Everyone who had ever witnessed one of his infamous and often-mocked crashes could attest that illogic was the bane of Prowl’s existence.
It was thus utterly illogical that he would voluntarily seek the company of the most unpredictable mech among them all. It was even more illogical – minus one million logical, that’s how illogical it is, as Bumblebee had put it – that he would love this unpredictable mech. Wasn’t love, an emotion, illogical in itself? This was the opinion of the Ark’s self-proclaimed logic experts.
Prowl begged to differ.
Logic equalled peace in his universe – and so did loving Jazz. This was, of course, an illogical answer. One might forgive him. Even he had his moments of rebellion.
All things considered, though, Prowl truly saw his love for Jazz as logical.
Intimacy bred familiarity and familiarity increased trust, including trust in his strategies. Jazz’s mission efficiency had increased by 14% ever since he knew Prowl had a personal interest in his safe return.
They spent 42% less time on planning sessions since interfacing provided them with a deeper understanding of the way the other’s processor operated. Jazz insisted to spend 49% of the saved time irritating Prowl, seducing Prowl and at one memorable time, telling him dirty limericks until his battle computer crashed. He knew Prowl well enough to know he wouldn’t get kicked out as long as he stayed beneath the 50% mark.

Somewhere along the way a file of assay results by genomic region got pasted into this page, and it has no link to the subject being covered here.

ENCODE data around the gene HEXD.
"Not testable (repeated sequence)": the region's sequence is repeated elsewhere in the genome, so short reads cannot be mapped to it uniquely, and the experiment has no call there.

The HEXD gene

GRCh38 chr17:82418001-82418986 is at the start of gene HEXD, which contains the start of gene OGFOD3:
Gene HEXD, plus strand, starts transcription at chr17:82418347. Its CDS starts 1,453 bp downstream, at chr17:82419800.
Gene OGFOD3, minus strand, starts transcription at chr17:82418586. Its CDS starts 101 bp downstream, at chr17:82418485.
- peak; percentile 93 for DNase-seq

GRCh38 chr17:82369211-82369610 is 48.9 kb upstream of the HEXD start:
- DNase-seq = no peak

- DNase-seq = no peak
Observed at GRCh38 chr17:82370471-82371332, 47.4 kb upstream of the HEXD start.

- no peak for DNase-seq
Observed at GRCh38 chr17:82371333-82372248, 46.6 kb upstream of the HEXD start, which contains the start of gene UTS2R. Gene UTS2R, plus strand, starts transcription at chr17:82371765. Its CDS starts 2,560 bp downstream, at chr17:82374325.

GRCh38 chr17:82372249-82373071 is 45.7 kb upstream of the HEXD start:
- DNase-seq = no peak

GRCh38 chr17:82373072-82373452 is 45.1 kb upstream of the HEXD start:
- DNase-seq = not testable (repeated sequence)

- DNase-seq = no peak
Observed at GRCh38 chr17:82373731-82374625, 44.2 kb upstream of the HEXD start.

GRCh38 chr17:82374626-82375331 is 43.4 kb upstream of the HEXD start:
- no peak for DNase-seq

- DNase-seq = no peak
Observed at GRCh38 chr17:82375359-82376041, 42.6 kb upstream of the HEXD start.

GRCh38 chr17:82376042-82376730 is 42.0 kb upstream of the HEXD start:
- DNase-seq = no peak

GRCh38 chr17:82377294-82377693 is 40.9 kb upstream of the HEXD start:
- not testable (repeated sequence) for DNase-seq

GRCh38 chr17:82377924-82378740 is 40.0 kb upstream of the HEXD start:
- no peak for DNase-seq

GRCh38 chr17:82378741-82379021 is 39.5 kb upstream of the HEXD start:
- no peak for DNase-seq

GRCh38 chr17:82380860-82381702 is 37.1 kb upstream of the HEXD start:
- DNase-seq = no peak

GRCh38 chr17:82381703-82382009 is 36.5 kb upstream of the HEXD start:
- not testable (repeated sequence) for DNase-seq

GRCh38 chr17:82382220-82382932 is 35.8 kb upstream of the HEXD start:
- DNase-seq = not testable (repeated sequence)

Jazz had spent 18494 astroseconds giving Prowl the silent treatment after he had suggested that it would be logical to interface with Smokescreen to increase the efficiency of the diversionary tactics planning sessions. Jazz spent another 32212 astroseconds shooting him dirty glares across the briefing table and denying him interfaces after Prowl explained to him that he had been experimenting with a joke subroutine. Prowl thought his reaction was logical.
That was nothing compared to the hot oil he had been in when he first explained all his logical reasons for their relationship to Jazz.
He had still been smiling his bright smile when Prowl listed the aforementioned increase in planning efficiency.
His smile had wavered by the time Prowl got to the compliance with emotional input requirements.
He had been just a bit annoyed when Prowl pointed out that their contrary, thus complementing, personalities made them logical partners despite the constant source of irritation Jazz’s illogical, unpredictable behaviour was to him.
He had been spitting mad by the time Prowl had gotten to how an intimate relationship between two senior officers of their rank and reputation would not only be uplifting for crew morale, but also make Prowl seem less inapproachable to the lower ranks while it would provide Jazz with the credentials of a stable private life, which would increase his acceptance by higher-ranking officers.
Later, he had written a new program for his battle computer. It had calculated with 99.9998% probability that ‘I love you’ had been the response Jazz desired. To his defence, it had occurred to him, but he had dismissed it as a too illogical reply.
Meanwhile, the simplest reason why he loved Jazz was perfectly logical: Jazz would make the better future he hoped for worthwhile.